Saudi sheep papers released at 1pm if the Government does not do so

The 2007 cabinet papers relating to the prohibition on the export of live sheep for slaughter will be released  at 1pm today if the Government fails to do so, says Labour’s Export and Trade spokesperson David Parker.

“It is now three weeks since the Prime Minister and Mr McCully claimed that former papers from the last Labour government proved that the $4 million facilitation payment to the Al Khalaf group, the $6 million model farm and the million dollar sheep flight were justified, and were to settle a claim for $20m to $30m by the Saudi group.

“Labour sought and obtained the 2007 papers from the Cabinet office. The papers show the original ban being extended because of concerns about inhumane treatment after landing, using slaughter methods not allowed in New Zealand.

“National’s excuse was always nonsense. The actions of the prior Labour government were legal, and indeed renewed twice by National in 2010 and 2013. No claim had ever been filed by Al Khalaf, and would have expired under the Limitation Act even if it had been real.

“Trying to shift the blame to its predecessor is standard practice for this Government, even after seven years.

“We sought to table the papers in Parliament on Thursday 4 June. National blocked this, saying the papers could be processed and released ‘in the next day or two’.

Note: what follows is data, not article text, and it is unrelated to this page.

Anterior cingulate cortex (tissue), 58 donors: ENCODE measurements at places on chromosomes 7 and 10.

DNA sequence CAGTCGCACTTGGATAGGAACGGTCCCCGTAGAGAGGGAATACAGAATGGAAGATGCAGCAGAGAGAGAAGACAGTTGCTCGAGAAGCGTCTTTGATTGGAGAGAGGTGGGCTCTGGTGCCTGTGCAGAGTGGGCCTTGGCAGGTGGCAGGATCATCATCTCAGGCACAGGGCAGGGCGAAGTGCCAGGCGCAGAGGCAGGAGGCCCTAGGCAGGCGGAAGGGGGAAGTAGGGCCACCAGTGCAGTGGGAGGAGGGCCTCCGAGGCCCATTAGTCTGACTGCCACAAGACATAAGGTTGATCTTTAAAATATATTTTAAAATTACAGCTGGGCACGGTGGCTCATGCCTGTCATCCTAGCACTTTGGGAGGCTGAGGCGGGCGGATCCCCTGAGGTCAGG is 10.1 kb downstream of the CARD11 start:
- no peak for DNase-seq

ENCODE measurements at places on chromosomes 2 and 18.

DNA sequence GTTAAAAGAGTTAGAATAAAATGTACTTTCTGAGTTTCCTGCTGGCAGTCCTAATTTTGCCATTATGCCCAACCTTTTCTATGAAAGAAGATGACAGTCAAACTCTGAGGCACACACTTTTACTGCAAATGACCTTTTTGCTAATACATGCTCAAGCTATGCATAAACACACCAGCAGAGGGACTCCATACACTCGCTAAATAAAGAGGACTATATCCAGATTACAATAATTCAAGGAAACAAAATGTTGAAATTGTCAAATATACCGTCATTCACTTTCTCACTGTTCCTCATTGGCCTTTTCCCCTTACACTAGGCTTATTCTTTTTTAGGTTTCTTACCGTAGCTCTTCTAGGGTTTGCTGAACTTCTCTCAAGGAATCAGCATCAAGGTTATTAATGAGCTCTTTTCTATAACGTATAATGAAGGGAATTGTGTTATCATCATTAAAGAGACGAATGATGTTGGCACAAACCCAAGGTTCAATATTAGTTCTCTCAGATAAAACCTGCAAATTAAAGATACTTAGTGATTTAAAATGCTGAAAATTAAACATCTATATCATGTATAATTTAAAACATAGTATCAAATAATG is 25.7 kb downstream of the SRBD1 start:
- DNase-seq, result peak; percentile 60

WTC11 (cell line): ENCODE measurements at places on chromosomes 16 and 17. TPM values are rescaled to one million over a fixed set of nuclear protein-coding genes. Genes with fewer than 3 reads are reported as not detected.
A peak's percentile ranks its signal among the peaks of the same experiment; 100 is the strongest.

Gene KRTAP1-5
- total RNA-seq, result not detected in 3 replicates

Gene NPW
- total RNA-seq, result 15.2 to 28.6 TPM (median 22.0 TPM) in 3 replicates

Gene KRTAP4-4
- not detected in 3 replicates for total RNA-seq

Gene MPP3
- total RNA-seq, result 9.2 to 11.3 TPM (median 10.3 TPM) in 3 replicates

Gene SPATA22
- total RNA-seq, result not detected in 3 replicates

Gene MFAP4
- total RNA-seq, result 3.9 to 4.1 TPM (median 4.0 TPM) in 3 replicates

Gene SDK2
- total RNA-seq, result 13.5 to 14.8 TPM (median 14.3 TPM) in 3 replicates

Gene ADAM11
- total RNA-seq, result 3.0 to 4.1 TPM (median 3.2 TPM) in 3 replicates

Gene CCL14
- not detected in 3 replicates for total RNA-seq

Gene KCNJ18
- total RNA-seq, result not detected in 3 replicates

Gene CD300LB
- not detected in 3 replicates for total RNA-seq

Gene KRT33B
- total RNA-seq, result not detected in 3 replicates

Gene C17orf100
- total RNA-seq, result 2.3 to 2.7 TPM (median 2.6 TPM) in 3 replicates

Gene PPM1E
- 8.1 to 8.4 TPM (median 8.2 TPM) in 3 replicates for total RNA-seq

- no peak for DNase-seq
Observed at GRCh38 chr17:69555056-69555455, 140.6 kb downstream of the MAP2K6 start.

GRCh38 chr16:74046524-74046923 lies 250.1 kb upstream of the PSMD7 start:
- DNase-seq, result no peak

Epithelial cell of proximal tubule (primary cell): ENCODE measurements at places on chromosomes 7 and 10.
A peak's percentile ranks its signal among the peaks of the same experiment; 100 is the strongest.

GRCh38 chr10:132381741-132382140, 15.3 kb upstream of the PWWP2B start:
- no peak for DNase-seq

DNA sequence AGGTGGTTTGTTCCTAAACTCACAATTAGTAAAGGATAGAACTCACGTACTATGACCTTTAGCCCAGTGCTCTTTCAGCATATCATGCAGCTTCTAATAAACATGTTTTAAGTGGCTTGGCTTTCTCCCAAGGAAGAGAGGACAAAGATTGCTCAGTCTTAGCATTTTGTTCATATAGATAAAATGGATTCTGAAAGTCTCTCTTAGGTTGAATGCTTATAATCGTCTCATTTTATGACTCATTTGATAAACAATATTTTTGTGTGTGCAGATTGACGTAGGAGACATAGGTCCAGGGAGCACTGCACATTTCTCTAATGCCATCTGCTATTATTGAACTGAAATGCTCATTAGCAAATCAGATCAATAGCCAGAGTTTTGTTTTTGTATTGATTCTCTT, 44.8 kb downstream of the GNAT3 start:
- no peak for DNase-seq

“It is now the 17th of June. They have still not been released, and so yesterday we again sought to table them. This was again blocked by National.

“The convention is former Ministers who have accessed Cabinet papers will not release them publicly until they have been put through a proper vetting process.

“This convention is now being abused by the National government by their inexplicable delay.

“It seems they are doing this to avoid responsibility for the disreputable conduct of Mr McCully, which has sullied New Zealand’s reputation for clean and fair dealings by making a multimillion dollar facilitation payment, which in other countries is called a bribe.

“Despite having also wasted more than $10 million dollars of taxpayers’ money, the Government seems to be hoping that its delays will allow the controversy surrounding this scandal to die down.

“But this is no trifling matter. It is not going away. It is also time for Mr McCully to return home, to stay and attend Parliament to explain his actions,” says David Parker.